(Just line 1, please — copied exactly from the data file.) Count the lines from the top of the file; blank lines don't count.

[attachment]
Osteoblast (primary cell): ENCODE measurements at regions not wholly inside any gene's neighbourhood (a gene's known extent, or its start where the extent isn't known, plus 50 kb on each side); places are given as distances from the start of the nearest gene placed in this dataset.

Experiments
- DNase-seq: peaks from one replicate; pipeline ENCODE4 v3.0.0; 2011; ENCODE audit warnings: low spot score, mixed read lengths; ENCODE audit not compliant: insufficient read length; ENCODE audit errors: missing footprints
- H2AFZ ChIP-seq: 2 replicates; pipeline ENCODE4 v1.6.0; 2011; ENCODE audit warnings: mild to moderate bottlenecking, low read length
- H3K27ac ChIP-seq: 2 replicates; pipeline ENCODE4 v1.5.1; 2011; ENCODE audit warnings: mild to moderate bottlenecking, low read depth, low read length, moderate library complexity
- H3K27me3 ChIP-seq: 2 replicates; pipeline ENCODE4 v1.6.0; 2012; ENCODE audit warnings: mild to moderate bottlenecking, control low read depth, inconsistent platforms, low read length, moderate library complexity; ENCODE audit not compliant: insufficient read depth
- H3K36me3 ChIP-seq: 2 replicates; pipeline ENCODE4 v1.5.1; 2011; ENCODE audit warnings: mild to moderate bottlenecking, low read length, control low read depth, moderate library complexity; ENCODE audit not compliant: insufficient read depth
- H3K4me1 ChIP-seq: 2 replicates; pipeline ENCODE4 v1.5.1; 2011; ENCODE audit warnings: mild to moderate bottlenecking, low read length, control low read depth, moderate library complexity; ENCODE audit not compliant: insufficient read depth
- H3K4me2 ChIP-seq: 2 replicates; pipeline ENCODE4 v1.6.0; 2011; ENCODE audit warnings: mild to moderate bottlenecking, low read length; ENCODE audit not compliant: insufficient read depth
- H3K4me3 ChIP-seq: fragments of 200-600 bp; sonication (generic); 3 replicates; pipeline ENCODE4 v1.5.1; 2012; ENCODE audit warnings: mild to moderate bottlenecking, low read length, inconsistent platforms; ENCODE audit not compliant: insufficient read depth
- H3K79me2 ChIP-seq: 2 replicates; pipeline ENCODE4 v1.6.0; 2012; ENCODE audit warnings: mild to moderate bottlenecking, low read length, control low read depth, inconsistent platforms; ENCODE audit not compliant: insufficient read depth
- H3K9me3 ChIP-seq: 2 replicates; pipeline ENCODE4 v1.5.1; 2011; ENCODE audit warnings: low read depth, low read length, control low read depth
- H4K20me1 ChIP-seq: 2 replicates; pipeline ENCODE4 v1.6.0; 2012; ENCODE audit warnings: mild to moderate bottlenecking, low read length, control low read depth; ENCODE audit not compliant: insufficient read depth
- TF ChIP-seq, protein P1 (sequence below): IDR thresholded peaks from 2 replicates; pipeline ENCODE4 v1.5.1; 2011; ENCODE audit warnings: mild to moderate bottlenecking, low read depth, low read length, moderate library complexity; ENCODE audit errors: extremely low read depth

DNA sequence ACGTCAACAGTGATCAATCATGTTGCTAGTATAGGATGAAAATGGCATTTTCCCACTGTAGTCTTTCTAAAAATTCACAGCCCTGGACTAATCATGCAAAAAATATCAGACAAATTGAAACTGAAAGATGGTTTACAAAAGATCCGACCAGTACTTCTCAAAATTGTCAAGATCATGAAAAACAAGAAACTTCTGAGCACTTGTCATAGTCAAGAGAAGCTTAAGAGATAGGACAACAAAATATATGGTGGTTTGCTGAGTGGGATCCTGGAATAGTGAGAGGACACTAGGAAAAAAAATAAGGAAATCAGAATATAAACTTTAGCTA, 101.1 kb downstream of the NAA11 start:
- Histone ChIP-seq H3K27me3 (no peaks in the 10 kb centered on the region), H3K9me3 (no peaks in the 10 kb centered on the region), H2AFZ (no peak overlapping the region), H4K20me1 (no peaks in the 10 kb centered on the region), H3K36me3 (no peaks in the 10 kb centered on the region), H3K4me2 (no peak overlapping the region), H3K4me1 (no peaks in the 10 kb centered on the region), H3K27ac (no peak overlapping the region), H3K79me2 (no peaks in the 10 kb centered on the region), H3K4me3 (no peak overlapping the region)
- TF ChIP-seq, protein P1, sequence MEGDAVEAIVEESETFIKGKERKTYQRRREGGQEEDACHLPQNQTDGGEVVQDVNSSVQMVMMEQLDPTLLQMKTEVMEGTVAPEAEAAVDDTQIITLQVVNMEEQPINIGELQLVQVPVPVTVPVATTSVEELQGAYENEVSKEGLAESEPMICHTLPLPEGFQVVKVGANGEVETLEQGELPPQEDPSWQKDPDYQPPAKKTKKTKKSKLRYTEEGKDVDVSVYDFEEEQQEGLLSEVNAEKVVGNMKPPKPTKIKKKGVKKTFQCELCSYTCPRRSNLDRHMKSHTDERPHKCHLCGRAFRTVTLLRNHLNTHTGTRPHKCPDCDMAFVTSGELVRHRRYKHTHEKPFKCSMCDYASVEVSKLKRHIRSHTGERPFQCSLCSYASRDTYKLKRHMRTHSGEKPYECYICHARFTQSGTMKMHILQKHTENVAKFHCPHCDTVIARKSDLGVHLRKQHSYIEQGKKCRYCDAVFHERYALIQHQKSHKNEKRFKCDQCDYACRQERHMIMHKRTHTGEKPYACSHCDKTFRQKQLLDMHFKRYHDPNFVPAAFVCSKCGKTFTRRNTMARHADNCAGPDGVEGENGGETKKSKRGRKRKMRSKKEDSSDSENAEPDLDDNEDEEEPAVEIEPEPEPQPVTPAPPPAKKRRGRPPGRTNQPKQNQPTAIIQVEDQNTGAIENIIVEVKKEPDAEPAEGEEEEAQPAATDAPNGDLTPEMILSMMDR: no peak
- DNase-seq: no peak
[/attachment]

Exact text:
Osteoblast (primary cell): ENCODE measurements at regions not wholly inside any gene's neighbourhood (a gene's known extent, or its start where the extent isn't known, plus 50 kb on each side); places are given as distances from the start of the nearest gene placed in this dataset.